It’s not enough to know how to tell if your RV tank heaters are working. You also need to understand when it might be time to get new ones. Of course, this can be challenging if you’re unaware of what to look for.
And understanding that they’re not giving off adequate current or heat levels isn’t enough to glean if replacement is necessary. Sometimes, all that’s needed to get them heating again is a quick adjustment or minor repair. Luckily, a few defining factors indicate a replacement is inevitable.
#1. Loose Adhesive
As we know, tank heaters are devices that stick to the underbelly of your RV. To stay in place, they must be installed with a strong adhesive. Thus, loose adhesive is one of the first signs that your heaters are due for a replacement. So, when you go to inspect the condition of your tank heaters, look carefully for any signs that they might be starting to lose their grip.
If you notice that they’re flopping down in the middle or on the sides, it’s a good indicator that they’ll need replacing or—at the very least—reinstallation. Taping them down is an excellent way to fix them temporarily if you’re on the road. Just remember to make time for a more permanent solution as soon as it’s convenient.
#2. Damaged Wiring
Loose adhesive is one thing, but damaged wiring on your tank heaters is another issue altogether. To that end, it’s a more severe one that you must take care of immediately. You see, tank heaters are electrical devices that draw power from your RV’s 12 volt electrical system. Their wiring systems are what enable this capability. They could not do this if their wiring systems sustained any considerable damage.
Thus, if you suspect your tank heaters are no longer working at total capacity, checking their wiring is a good way to gauge whether you need to replace them. Perhaps you’re camping in below-freezing temperatures. You go to the bathroom and realize that there’s something off about the way your toilet flushes or that it doesn’t flush at all. You go outside to examine your black tank heater and notice that its wiring is worn, exposed, and detrimentally frayed.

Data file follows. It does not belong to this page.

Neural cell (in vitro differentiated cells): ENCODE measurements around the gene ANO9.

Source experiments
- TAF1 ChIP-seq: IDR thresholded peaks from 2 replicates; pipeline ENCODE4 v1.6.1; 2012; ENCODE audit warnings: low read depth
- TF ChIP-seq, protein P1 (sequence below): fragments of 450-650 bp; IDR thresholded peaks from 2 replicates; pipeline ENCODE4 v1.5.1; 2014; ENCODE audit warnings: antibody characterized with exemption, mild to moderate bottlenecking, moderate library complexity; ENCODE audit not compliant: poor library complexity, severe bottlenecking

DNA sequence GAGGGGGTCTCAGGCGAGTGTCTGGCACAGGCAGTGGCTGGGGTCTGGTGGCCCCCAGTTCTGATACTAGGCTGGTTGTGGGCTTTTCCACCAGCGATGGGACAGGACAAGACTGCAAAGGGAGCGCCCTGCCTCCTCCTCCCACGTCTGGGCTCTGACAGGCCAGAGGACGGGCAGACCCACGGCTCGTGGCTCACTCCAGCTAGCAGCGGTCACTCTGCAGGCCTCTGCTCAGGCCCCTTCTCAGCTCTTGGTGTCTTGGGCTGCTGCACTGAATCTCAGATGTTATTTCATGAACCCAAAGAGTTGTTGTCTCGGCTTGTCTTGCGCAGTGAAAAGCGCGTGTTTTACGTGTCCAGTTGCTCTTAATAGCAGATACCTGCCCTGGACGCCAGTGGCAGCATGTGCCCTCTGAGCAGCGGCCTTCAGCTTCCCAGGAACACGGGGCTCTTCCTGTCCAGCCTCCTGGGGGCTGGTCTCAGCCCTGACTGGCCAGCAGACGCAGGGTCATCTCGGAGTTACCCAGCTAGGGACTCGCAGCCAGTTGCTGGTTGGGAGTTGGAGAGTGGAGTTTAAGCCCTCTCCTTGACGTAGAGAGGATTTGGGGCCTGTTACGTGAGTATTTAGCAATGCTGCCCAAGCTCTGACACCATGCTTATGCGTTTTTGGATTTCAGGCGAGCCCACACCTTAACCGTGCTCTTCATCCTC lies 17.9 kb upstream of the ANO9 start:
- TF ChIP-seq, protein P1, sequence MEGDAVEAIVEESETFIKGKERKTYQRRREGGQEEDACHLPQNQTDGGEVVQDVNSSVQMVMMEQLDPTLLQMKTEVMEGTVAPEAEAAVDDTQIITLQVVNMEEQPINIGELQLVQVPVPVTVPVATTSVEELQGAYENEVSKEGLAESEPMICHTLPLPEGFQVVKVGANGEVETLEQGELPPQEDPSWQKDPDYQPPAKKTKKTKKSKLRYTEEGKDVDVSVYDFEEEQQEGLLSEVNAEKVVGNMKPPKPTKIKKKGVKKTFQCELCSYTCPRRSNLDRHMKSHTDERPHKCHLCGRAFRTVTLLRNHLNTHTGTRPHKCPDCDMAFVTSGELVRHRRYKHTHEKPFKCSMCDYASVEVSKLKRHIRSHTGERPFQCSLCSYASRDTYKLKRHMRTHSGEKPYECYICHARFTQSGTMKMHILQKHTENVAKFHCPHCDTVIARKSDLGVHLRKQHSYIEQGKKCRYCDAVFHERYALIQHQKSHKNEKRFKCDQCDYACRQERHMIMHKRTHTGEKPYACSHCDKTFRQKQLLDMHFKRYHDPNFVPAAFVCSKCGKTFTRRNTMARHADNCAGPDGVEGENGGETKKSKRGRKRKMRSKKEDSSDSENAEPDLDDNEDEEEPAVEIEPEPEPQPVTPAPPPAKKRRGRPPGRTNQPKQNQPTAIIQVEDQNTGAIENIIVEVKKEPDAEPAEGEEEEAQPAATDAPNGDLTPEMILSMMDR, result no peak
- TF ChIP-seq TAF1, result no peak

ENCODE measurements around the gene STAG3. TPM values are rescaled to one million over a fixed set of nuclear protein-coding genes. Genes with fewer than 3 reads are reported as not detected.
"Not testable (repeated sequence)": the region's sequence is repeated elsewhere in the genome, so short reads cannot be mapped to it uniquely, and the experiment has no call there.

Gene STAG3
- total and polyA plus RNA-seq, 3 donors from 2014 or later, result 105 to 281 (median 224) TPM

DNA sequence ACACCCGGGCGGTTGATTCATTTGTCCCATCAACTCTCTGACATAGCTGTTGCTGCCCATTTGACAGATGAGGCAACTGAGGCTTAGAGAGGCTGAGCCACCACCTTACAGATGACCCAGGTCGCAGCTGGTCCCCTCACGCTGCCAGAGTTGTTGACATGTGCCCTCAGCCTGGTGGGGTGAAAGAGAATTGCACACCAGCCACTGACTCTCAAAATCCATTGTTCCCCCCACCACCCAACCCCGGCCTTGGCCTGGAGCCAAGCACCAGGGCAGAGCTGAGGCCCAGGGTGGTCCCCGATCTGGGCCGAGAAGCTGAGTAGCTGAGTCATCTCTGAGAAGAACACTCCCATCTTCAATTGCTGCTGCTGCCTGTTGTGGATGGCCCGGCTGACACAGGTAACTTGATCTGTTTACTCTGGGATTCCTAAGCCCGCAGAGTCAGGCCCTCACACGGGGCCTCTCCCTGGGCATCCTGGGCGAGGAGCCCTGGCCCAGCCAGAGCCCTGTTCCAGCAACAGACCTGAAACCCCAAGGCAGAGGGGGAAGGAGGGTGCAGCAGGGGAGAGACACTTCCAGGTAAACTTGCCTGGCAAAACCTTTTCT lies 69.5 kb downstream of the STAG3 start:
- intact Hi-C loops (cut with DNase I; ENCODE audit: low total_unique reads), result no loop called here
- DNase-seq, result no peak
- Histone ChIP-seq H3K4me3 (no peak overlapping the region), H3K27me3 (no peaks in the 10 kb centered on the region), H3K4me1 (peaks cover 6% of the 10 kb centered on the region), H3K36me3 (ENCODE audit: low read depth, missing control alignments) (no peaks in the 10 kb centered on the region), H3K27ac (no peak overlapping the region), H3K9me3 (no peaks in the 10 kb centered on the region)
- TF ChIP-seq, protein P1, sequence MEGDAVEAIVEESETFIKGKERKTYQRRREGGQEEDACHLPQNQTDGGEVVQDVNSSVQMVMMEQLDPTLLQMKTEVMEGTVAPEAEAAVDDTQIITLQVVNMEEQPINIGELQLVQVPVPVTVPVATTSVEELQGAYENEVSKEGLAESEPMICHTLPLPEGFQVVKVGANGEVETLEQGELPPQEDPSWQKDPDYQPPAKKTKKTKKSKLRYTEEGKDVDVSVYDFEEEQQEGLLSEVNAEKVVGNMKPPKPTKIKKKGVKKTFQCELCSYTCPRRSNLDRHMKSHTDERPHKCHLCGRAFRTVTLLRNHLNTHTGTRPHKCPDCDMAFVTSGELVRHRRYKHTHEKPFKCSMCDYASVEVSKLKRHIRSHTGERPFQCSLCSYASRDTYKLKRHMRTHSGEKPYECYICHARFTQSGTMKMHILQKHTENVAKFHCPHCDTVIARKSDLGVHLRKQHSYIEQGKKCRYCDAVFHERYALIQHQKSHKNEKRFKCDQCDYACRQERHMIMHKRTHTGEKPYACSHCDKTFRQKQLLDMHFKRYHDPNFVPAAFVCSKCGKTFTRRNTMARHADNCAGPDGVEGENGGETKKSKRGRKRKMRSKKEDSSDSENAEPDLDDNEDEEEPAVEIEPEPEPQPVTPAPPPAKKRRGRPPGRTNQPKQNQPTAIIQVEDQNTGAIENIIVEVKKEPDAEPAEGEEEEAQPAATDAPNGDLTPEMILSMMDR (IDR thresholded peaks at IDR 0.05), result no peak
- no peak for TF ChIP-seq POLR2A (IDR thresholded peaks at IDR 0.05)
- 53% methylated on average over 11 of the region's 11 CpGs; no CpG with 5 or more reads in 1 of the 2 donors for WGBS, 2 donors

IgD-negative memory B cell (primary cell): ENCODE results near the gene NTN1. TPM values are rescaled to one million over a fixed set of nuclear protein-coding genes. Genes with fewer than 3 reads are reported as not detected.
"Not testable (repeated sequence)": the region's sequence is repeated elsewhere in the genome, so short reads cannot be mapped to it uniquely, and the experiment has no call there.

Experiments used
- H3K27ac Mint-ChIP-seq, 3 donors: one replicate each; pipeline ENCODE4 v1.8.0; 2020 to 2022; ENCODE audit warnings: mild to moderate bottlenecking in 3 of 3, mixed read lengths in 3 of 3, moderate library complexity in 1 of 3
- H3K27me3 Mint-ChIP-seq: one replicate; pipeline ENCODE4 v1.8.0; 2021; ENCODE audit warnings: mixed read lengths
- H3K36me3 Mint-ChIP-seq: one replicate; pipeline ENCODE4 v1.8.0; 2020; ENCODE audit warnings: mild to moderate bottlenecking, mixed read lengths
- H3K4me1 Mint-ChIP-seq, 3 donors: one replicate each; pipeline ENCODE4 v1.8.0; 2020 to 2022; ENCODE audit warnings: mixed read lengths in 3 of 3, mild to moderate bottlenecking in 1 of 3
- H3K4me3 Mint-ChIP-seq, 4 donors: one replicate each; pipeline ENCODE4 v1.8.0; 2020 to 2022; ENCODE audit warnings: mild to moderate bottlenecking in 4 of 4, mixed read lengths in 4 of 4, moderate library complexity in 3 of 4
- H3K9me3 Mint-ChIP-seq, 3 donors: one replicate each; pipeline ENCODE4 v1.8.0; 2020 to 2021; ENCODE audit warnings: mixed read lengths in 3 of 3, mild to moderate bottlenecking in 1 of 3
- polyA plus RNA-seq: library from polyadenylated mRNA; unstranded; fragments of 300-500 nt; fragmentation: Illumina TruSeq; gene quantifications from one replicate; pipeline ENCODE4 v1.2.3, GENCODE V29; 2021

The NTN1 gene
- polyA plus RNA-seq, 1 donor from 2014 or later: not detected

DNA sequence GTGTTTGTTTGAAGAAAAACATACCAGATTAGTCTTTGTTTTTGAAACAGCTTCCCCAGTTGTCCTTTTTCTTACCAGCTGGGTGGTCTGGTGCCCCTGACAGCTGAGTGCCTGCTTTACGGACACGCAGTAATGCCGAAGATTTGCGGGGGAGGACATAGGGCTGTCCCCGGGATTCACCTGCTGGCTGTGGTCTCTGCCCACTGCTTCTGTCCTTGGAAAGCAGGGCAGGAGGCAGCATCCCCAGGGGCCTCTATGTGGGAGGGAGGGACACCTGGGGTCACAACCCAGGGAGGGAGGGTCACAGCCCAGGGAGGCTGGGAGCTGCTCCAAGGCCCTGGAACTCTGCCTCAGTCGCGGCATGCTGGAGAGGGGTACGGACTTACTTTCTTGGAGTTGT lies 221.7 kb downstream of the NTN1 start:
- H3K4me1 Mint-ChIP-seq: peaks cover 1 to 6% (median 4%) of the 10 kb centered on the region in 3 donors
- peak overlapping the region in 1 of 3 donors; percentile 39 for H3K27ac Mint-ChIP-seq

In this case, it’s safe to assume that this tank heater needs to be replaced. This is simply because it is no longer capable of drawing the power it needs to keep your black tank warm and blockage-free. And the same rules apply to any of your water and wastewater tanks.
#3. Failure To Heat Your Tanks
Of course, the most obvious sign that your tank heaters are due for replacement is when they completely fail to get warm. This is certainly easy to test for. You don’t necessarily have to measure the currents of your heaters or double-check any specific components.
Instead, you’ll be looking for whether or not they’re giving off any heat at all. Switch your heaters on and see if they start warming up. If there’s no difference in temperature once they’re on, it’s time for a replacement.
How Do I Keep Them in Great Shape?
With all that being said, if you take proper care of your tank heaters, you likely won’t have to worry about replacing them for a long while. And fortunately, keeping these essential features in excellent shape isn’t tricky. All you need to do is regularly clean and investigate them for issues.
Doing so ensures that you catch minor problems early. It’s also a good idea to flip them on only when your tanks start to dip in temperature or when you’re anticipating frigid, potentially damaging weather. This prevents unnecessary wear and damage to your tanks.